My old 1991 Specialized Stumpjumper was and amazingly still is a great mountain bike… a wheel love story for sure!
Even though my previous MTB, a 1990 Shogun Prairie Breaker, was too big for me I was hooked on living in Victorian High Country and roaming the Alpine National Park over summers. Just needed to get a better bike.
The vibe of local (and small!) MTB scene was dominated by American magazines like Mountain Bike Action, packed with stories and images of the NORBA race series, places like Mammoth Mountain and legends like Ned Overend who rode a Stumpjumper for Specialized. The Stumpjumper line is steeped in MTB history, regarded as the first mass production mountain bike (The first Stumpjumpers were made in Japan in 1981).
So when I met a guy holidaying in Falls Creek who happened to run a bike shop in St Kilda Melbourne there was only one bike I was interested in, a Stumpy! The model I could afford at the time was a Specialized Stumpjumper Comp.
The Stumpy came with rigid forks, but as soon as RockShox Mag 20’s were released I upgraded to those. The hype around suspension forks finally coming to MTB was insane, and just like every change there were no shortage of naysayers. Compared to forks today the Mag 20’s hardly absorbed any small bumps at all, while still managing to flex all over the place but dang they were cool and definitely helped with bigger bumps at high speed. Who cared anyway, the big deal was that it was the start of a new era of MTB!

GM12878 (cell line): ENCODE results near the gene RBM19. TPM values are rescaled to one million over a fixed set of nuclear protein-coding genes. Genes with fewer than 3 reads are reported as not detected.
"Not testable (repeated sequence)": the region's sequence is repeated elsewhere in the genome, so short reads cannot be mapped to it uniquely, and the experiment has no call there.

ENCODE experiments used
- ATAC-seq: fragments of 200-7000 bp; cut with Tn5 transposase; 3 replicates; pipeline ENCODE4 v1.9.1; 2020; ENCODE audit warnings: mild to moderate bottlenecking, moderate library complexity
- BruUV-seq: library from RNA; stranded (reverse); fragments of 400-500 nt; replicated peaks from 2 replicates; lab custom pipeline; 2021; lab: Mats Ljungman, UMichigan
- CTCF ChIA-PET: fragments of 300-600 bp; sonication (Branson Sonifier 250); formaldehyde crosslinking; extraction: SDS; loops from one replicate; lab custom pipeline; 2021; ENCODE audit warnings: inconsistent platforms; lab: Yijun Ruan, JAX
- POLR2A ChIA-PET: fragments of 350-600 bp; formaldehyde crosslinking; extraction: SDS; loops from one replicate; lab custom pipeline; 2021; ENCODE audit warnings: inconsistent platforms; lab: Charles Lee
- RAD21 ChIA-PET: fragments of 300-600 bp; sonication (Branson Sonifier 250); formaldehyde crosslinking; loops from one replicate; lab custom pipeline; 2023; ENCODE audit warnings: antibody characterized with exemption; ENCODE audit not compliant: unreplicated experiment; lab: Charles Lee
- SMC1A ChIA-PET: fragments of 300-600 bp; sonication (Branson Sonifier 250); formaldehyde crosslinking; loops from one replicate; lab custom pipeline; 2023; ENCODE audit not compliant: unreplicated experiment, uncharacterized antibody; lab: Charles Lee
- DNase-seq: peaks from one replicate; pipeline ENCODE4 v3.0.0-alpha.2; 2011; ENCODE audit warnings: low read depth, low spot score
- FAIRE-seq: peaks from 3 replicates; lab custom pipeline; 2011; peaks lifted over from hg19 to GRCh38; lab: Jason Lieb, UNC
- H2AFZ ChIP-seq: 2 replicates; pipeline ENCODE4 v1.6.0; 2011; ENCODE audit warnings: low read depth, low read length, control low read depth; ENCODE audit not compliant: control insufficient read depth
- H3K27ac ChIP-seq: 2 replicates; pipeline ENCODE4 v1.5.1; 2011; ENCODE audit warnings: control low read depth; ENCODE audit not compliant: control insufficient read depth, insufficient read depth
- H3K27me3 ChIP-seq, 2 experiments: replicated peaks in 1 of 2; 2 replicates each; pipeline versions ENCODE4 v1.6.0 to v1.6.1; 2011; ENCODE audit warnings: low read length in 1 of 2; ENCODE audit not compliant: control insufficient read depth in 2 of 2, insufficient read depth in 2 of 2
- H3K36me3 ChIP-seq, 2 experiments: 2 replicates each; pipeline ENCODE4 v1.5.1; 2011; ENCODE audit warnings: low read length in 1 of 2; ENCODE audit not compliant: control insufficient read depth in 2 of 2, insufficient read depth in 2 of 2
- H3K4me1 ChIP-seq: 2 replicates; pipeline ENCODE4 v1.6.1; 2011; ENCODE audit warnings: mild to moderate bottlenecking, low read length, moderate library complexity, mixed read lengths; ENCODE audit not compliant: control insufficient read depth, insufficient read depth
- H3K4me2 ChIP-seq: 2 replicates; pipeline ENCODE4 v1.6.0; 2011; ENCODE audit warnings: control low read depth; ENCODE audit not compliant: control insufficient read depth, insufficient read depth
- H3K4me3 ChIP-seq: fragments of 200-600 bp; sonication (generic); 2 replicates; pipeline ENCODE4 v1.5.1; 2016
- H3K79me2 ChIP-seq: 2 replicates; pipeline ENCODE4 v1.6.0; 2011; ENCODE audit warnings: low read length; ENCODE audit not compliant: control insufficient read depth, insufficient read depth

I’d been riding with toe clips for years so made the jump straight into MTB SPD pedals when they became available, the same beaten up set of SPD pedals are still work ok and are on the bike today. There weren’t many MTB SPD shoes to pick from initially. Netti made some crappy ones, I got those before getting some excellent Look shoes a year or so later that I still use today.
Running a supermarket has some great benefits. I was able to stock goodies like Powerbars and access Syncros goodies at reduced prices. By the end of 1993 the Stumpy had undergone upgrade surgery including a Syncros Cattleprod stem, Syncros ti handlebar, Syncros Ti seat post, Selle Italia Flite saddle, Syncros Ti bottom bracket and Crank-o-Matic bolts, Scott superbrake pads, Mavic rims, Ringle ‘oversized’ front hub,Ringle water bottle cage, Onza Porci Paw grips and RockShox Mag 21’s.
The most memorable upgrade was the Syncros Ti handlebar. It felt like a rubbery noodle when I first put it on, the flex in the titanium was amazing, like a suspension handlebar. At the time it was also regarded as a wide bar at a ‘massive’ 560mm, which now seems insanely narrow and uncomfortable compared to the standard 720mm+ bars. Oh yeah, that and snapping my Flite Evolution Carbon Titanium saddle in half, that was dumb 😛
Dang I loved the Stumpy to death though and had endless memorable rides exploring every nook and cranny of the Victorian High Plains, often descending the +1500m vert into the surrounding valleys before climbing all the way back home. Lots of crashes too over the years, and way too many busted rear derailleurs to recall but probably the funniest mechanical drama was the day when while descending an overgrown unused but mega high speed fire track between Howmans Gap and Bogong Village a branch went through the rear wheel and became wedged beneath both rear brakes, in an instant ripping out most of the spokes before the wheel stopped rotating!